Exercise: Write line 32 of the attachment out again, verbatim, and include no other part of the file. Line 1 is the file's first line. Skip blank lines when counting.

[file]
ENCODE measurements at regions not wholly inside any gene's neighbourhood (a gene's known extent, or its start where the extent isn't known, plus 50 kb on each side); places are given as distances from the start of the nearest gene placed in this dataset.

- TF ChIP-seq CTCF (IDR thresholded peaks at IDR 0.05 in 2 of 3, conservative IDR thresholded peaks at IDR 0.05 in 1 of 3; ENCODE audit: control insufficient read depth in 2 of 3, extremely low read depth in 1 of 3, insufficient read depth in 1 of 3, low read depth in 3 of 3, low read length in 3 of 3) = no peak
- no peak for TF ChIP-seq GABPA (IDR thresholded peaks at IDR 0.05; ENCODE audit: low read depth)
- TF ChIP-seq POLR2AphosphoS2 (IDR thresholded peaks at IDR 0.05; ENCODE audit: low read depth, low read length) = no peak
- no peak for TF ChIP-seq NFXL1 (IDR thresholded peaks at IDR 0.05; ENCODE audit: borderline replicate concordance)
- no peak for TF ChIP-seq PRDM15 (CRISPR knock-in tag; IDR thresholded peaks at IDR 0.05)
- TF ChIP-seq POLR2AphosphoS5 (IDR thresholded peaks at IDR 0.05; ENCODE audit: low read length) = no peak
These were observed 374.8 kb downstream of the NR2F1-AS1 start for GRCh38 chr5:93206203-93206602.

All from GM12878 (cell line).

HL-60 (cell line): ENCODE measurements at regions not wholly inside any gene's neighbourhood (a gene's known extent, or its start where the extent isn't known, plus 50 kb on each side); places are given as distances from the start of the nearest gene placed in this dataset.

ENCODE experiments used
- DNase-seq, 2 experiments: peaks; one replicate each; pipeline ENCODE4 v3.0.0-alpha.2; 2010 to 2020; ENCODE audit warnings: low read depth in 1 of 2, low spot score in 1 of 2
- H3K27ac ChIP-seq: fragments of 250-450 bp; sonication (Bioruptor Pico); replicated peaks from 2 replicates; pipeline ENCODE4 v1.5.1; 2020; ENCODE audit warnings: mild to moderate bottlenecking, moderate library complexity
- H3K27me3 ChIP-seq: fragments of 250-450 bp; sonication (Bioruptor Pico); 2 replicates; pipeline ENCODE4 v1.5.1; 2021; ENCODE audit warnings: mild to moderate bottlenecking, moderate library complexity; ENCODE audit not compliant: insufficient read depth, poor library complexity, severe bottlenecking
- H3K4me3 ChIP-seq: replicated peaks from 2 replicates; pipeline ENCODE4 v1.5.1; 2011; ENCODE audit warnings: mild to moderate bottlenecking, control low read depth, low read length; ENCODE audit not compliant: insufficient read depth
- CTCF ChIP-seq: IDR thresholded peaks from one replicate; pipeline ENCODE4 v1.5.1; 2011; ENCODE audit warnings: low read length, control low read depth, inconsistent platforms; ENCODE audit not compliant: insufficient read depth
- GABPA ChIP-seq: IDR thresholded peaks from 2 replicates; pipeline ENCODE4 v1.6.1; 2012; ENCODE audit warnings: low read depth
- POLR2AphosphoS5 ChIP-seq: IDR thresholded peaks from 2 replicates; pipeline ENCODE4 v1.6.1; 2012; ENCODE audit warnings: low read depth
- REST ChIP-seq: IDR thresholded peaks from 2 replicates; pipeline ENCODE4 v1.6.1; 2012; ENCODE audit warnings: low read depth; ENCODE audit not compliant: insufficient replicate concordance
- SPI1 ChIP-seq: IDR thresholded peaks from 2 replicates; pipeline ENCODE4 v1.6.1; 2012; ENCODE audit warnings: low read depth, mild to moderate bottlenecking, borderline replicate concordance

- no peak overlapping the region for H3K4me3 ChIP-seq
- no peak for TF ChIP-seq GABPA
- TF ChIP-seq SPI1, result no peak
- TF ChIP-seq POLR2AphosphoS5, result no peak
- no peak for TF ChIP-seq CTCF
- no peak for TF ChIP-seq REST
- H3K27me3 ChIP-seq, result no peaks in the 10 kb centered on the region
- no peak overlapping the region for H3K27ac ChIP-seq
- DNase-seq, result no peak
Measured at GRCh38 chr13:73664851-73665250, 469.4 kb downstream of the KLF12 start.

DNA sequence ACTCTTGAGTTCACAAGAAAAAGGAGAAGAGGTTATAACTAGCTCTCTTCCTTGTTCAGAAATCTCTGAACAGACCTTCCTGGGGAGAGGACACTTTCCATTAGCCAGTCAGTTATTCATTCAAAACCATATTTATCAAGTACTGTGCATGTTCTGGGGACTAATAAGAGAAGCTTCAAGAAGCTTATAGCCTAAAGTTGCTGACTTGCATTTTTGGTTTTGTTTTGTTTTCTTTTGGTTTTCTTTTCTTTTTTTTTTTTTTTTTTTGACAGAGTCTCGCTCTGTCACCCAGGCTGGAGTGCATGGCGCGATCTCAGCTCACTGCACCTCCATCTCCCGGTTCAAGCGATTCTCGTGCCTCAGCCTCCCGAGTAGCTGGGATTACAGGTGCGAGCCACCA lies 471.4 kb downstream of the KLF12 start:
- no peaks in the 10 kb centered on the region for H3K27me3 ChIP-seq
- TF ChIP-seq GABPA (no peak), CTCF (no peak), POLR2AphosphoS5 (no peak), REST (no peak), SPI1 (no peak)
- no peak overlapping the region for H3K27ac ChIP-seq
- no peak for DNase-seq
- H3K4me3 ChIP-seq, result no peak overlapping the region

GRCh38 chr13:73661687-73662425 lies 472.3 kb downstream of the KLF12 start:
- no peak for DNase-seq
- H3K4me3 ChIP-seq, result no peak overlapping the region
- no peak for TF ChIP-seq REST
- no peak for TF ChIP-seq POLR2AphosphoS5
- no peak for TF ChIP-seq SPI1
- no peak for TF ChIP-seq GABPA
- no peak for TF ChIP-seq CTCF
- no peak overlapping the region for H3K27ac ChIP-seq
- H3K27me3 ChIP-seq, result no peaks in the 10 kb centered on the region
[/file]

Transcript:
- no peaks in the 10 kb centered on the region for H3K27me3 ChIP-seq